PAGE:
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Science: Honey Bees


Ramesh Sagili is looking for the causes of Colony Collapse Disorder, the term used to describe the plummenting numbers of honey bees. His research focuses on nutrition. His outreach focuses on education and building partnerships.


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Ramesh Sagili demonstrates how to calm honey bees.
© Foreign Interest, 2009

For more information:
Oregon State University, Department of Entomology
National Biological Information Structure
USDA Bee Research Laboratory

Saving the Honey Bee


By Sherry Harbert, Foreign Interest


It began with simple curiosity. As a young boy, Ramesh Sagili noticed one year that the bees had disappeared from his grandparents farm. They grew sunflowers north of Hyderabad, a city in the state of Andhra-Pradesh in India. The flowers were always gleaming with honey bees flitting from one flower to the next. Sagili was fascinated with the little creatures. He remembered that everyone sprayed to kill pests then, but did not relate it to the disappearance of the bees.


Sagili’s interest also disappeared over the years until he noticed a short course offered on honey bees while attending Andhra Pradesh Agricultural University. He took the course and rediscovered his fascination for the world’s greatest pollinators. Sagili earned his doctorate in entomology (the study of insects) from Texas A&M University in 2007. There was a bit of culture shock at first, but Sagili soon adapted to life in Texas. Though the culture was different, the weather was similar to India’s. Neither culture or weather were of much concern to Sagili. He found an opportunity to study bees in a preeminent program. Sagili has worked to discover why honey bees are disappearing around the world ever since. It is vital work that affects much of the world’s food sources.


Sagili was selected for a post at Oregon State University (OSU) to lead a program on honey bee research this year. He discovered an advertisement for the position in an academic research journal. Sagili still had three years of research guaranteed at Texas A&M. It was a risk to leave his post-doctorate position at Texas A&M for the one-year funded program in the horticulture department at OSU, but the chance to create a program that focused on the nutrition of honey bees was enough convince Sagili it was worth the risk. “At some point, you must take a risk.” Just days after arriving in Oregon in March, Sagili spoke at a public  session on honeybees at Portland‘s annual Living Green Show. Sagili described honey bees to an audience of commercial and hobby beekeepers as “the most fascinating insects in the world.” Two weeks later he addressed the crisis of Colony Collapse Disorder (CCD) to over 200 people at a master gardener’s event.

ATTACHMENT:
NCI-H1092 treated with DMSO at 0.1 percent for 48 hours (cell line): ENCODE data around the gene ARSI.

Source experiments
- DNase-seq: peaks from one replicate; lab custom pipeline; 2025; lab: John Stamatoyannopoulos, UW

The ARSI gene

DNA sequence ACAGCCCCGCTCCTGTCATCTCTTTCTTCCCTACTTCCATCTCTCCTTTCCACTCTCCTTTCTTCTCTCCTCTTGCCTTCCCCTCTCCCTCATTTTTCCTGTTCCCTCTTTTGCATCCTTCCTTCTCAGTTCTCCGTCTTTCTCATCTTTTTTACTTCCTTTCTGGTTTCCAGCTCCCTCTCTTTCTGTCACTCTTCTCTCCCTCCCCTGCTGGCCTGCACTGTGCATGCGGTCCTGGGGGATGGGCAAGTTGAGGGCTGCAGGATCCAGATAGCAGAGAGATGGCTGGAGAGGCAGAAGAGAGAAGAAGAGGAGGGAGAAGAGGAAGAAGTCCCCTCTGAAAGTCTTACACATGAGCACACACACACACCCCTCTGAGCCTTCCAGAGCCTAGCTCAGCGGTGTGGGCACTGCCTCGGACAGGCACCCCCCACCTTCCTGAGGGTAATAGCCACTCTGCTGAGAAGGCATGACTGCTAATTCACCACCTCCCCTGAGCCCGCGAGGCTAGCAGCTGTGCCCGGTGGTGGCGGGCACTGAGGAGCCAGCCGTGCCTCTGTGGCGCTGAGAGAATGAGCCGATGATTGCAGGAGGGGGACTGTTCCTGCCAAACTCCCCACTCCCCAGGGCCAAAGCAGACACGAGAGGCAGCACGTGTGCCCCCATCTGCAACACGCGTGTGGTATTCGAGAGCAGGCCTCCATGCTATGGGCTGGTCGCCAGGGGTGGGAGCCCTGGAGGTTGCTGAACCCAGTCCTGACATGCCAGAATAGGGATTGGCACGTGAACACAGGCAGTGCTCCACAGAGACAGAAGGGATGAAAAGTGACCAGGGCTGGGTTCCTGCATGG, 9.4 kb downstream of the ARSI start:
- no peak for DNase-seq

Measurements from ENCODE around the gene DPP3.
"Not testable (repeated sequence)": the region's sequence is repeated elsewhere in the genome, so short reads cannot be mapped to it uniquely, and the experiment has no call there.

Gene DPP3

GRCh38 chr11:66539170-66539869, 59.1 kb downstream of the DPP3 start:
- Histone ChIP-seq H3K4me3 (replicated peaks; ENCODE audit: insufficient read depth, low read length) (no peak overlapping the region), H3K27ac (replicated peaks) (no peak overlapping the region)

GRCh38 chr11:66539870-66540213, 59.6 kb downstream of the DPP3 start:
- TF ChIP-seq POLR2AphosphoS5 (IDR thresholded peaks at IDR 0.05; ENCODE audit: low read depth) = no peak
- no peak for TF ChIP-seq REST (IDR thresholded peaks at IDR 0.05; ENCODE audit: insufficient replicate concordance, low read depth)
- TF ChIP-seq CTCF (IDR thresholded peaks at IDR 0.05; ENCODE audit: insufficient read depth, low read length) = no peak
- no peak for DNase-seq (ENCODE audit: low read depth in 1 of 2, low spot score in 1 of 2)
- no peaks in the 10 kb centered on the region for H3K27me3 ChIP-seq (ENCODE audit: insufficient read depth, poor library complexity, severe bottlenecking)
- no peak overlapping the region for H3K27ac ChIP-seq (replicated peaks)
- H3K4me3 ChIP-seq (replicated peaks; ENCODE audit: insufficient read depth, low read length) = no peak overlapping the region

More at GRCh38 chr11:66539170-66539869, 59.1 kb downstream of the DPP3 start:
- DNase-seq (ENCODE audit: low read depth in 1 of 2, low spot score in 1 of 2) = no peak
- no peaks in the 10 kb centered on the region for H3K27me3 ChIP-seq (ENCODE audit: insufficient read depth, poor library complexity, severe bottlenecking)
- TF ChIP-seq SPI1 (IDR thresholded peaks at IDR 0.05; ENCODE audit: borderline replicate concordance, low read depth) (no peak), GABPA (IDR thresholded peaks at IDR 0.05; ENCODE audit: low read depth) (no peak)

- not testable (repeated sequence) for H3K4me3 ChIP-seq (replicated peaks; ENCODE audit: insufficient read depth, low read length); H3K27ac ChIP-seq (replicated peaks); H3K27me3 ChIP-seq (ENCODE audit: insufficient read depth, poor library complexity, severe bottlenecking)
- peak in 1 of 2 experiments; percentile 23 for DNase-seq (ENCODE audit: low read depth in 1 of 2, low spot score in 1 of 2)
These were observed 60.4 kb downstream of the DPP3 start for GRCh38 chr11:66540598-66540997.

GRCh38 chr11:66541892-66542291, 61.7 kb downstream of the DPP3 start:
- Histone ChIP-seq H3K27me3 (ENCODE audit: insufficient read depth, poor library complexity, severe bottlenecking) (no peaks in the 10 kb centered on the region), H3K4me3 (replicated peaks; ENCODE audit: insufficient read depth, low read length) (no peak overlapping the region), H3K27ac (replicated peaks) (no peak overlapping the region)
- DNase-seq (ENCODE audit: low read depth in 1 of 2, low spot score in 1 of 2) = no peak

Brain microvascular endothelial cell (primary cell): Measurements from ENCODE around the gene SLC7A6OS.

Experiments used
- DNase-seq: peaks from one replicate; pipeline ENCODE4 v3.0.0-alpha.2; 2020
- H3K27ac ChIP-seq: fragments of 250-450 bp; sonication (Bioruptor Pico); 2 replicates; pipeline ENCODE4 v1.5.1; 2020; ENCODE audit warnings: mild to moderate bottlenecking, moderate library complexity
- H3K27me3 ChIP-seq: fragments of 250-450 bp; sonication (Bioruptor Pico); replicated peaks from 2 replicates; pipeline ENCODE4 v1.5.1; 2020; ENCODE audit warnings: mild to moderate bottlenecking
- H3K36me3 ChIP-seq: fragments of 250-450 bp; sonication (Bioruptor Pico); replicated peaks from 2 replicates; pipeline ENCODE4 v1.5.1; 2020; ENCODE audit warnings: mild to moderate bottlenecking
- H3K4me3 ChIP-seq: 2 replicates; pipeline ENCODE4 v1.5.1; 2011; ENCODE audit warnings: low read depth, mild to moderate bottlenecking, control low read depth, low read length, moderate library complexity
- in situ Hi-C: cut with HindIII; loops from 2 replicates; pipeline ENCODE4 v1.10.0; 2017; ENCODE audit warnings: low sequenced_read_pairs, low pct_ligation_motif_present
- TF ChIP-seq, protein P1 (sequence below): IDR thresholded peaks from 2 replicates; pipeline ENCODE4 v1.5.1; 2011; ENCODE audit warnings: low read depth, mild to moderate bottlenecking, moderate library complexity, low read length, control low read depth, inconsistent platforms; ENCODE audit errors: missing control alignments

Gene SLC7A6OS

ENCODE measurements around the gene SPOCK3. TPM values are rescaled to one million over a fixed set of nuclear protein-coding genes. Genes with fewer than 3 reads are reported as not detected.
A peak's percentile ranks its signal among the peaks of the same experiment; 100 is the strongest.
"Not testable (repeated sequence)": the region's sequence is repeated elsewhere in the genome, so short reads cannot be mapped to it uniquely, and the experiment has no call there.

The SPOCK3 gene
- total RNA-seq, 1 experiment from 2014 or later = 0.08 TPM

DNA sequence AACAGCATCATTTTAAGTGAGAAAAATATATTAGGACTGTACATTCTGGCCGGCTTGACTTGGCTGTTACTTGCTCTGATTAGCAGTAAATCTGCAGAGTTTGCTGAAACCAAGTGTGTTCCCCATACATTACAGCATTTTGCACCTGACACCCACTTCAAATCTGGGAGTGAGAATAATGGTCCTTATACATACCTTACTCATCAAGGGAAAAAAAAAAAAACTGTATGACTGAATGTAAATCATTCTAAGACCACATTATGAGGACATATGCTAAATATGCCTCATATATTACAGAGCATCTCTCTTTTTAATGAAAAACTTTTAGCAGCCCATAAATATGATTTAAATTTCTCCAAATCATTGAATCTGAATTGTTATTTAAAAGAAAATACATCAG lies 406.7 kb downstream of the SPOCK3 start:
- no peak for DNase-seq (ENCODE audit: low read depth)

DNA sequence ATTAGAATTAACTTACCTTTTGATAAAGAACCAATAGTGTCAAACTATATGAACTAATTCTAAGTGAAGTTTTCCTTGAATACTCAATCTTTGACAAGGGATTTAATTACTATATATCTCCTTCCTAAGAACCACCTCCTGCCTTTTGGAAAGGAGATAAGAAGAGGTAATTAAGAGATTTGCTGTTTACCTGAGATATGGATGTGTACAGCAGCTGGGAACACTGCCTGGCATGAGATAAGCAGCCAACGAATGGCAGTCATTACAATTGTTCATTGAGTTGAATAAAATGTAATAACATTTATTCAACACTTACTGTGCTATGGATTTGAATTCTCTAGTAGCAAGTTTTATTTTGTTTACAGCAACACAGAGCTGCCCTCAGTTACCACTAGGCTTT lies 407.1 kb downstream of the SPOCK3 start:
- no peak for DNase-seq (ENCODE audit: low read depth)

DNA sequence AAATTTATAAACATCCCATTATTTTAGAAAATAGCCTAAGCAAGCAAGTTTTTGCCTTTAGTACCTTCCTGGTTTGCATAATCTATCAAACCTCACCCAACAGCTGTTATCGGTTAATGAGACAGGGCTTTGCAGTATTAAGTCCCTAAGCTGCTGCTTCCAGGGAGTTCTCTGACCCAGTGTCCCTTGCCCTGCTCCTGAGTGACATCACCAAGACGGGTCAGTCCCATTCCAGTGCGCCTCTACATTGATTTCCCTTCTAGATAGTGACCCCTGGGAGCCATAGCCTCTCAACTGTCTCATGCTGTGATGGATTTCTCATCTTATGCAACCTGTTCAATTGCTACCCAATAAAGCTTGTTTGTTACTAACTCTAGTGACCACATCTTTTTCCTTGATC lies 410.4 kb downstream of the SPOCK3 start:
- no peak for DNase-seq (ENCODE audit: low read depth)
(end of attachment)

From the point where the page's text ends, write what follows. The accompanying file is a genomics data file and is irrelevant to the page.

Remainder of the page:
Sagili’s public role fits well with the vision of OSU’s mission for the program. He combines research and outreach in the quest to protect honey bees. Sagili’s work involves a sophisticated look into the nutritional levels of bees inside his lab at OSU, along with monitoring bees at several locations outside of the campus. He must combine his research with efforts to connect with farmers, landowners, hobby and commercial beekeepers. Sagili meets with both commercial and hobby beekeepers at meetings or in chosen locales.

“I see a big difference in the number of hobby beekeepers,” said Sagili. “The number has doubled since last year. I get lots of calls about bees.”